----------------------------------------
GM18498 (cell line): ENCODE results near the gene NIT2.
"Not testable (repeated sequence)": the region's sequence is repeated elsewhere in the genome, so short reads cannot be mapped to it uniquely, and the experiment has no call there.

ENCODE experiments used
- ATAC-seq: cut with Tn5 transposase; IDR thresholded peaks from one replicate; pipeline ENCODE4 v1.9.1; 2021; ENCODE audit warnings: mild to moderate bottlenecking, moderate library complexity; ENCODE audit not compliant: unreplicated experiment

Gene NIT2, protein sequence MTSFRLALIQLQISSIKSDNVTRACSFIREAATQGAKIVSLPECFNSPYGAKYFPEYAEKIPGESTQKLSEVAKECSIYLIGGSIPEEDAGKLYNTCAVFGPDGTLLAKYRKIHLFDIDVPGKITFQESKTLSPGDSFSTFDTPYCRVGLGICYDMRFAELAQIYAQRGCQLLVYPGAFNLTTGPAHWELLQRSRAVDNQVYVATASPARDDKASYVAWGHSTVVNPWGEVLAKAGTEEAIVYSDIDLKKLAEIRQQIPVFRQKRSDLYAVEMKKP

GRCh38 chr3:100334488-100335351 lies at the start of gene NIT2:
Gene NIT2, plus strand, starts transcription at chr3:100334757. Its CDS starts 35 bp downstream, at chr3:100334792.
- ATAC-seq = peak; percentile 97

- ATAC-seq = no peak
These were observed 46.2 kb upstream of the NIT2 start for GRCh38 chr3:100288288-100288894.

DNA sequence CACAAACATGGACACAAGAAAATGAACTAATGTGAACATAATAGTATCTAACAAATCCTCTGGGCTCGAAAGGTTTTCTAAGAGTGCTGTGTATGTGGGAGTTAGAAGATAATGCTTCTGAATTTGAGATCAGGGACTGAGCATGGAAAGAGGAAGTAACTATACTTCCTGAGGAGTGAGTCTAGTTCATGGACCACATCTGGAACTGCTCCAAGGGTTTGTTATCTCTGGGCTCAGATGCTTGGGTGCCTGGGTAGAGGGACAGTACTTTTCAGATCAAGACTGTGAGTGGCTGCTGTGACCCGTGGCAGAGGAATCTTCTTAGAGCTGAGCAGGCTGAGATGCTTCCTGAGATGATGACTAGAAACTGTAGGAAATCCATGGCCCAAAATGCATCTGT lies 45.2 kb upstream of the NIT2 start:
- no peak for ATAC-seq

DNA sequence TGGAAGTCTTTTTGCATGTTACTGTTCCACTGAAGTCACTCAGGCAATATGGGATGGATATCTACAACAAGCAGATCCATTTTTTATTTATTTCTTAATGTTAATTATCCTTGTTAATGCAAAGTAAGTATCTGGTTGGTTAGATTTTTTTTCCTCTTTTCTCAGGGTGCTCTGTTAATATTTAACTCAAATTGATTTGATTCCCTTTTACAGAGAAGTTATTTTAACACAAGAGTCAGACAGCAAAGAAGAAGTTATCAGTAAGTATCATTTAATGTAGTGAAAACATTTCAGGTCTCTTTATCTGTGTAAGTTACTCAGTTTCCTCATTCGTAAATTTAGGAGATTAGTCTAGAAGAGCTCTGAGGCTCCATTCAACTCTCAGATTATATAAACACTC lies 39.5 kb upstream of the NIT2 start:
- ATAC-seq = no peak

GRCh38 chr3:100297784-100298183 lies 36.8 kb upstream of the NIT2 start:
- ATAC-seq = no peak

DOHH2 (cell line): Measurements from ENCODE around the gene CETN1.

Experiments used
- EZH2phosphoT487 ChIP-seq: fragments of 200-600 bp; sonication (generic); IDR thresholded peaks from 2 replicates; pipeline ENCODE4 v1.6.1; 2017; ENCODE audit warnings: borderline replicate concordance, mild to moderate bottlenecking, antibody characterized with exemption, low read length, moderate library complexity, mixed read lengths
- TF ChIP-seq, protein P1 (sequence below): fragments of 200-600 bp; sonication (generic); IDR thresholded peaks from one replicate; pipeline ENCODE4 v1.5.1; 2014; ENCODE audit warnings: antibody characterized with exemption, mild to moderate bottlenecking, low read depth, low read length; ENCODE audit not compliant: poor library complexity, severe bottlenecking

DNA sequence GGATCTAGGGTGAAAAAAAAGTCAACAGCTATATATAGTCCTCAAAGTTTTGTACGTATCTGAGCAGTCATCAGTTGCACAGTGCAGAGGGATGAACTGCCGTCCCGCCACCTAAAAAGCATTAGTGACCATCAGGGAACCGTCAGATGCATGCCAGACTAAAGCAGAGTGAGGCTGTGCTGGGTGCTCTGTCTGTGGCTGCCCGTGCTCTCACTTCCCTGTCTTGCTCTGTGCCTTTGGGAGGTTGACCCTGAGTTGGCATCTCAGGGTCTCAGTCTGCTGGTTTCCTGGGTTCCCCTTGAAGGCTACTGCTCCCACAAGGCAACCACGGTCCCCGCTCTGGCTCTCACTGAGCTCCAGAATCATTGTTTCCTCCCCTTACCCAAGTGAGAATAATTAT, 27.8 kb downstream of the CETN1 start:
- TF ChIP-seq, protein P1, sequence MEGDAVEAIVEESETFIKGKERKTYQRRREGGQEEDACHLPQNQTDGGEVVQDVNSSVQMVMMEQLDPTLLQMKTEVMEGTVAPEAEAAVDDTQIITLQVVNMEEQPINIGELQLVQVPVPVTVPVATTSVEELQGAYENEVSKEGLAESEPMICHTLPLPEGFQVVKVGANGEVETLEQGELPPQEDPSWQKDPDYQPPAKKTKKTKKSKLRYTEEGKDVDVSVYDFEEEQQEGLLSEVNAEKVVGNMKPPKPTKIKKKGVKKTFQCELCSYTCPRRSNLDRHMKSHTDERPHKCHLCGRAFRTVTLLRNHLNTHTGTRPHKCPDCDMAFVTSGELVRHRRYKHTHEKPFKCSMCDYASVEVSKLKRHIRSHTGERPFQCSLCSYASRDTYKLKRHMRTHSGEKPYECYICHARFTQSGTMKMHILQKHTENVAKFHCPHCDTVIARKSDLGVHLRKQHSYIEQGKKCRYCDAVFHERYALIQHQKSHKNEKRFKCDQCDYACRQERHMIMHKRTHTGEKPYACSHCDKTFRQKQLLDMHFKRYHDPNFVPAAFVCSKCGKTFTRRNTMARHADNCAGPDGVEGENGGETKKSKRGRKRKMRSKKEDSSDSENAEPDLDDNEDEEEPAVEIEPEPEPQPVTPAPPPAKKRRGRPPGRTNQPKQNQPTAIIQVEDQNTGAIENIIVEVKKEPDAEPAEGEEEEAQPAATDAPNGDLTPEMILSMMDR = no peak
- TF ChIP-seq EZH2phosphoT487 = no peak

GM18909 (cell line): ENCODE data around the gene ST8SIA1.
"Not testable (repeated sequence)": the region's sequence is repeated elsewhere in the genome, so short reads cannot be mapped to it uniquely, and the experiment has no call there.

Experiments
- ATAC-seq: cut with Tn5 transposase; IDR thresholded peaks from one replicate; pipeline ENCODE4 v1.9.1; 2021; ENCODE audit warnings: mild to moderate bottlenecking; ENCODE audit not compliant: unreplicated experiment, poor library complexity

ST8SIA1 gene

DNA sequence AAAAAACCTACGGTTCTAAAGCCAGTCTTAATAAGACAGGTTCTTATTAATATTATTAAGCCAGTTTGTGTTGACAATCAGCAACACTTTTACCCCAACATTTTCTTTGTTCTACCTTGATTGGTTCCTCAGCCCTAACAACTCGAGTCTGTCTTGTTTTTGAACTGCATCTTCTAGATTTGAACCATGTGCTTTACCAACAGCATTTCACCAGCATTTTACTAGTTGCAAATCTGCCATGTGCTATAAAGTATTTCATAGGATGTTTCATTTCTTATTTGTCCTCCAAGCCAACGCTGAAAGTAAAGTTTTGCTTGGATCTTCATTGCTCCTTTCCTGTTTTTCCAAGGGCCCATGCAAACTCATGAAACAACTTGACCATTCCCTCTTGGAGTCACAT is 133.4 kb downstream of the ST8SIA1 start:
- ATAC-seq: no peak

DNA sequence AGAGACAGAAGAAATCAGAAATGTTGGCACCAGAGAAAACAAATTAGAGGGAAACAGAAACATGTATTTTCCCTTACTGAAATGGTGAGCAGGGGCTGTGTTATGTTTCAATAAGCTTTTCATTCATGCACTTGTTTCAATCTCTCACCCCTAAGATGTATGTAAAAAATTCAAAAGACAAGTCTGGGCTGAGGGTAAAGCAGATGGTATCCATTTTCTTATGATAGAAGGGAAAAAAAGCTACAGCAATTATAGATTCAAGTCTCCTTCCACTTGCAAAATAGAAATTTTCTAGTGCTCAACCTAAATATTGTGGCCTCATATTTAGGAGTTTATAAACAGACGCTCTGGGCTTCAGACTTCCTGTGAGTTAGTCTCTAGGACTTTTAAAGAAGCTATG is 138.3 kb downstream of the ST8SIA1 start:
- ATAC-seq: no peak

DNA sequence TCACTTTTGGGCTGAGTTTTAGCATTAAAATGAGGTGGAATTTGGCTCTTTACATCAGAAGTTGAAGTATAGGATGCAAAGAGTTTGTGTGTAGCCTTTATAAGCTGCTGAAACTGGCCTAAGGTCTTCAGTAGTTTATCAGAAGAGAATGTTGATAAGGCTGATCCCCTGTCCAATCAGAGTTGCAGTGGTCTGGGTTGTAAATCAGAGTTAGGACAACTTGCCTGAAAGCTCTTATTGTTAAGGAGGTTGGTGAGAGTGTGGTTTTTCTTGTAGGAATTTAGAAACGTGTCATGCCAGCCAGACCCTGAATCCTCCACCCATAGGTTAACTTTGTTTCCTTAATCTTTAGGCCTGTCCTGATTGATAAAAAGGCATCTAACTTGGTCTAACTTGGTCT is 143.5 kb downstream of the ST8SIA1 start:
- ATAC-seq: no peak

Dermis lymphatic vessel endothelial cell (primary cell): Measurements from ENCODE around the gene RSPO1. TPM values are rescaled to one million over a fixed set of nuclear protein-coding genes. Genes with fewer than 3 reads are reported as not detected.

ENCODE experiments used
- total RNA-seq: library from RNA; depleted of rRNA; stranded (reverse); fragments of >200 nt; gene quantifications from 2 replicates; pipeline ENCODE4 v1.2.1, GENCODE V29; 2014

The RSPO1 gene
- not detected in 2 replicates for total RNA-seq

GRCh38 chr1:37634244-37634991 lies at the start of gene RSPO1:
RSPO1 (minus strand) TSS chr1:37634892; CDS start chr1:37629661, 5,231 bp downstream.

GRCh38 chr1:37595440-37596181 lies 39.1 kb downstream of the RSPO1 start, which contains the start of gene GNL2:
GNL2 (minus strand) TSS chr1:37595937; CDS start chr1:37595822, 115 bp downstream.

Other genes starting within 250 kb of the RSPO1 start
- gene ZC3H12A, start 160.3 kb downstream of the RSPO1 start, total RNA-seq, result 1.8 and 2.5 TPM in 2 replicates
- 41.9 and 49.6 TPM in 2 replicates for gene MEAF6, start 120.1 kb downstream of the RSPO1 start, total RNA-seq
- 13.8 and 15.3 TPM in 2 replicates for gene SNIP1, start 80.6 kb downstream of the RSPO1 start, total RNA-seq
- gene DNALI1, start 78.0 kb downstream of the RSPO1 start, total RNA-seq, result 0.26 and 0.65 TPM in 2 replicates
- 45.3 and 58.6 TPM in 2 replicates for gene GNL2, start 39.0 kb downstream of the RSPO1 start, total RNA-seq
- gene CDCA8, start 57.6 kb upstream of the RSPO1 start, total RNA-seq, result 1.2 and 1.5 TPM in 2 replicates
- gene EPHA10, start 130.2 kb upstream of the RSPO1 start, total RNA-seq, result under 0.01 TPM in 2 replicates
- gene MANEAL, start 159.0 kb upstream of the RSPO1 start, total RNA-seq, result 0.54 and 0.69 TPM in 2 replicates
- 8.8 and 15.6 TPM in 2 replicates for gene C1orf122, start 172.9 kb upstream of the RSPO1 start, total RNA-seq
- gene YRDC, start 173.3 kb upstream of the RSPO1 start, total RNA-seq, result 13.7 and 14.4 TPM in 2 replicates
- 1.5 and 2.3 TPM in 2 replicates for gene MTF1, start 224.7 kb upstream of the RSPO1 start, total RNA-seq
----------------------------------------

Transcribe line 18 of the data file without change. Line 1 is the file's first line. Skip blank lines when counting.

Experiments used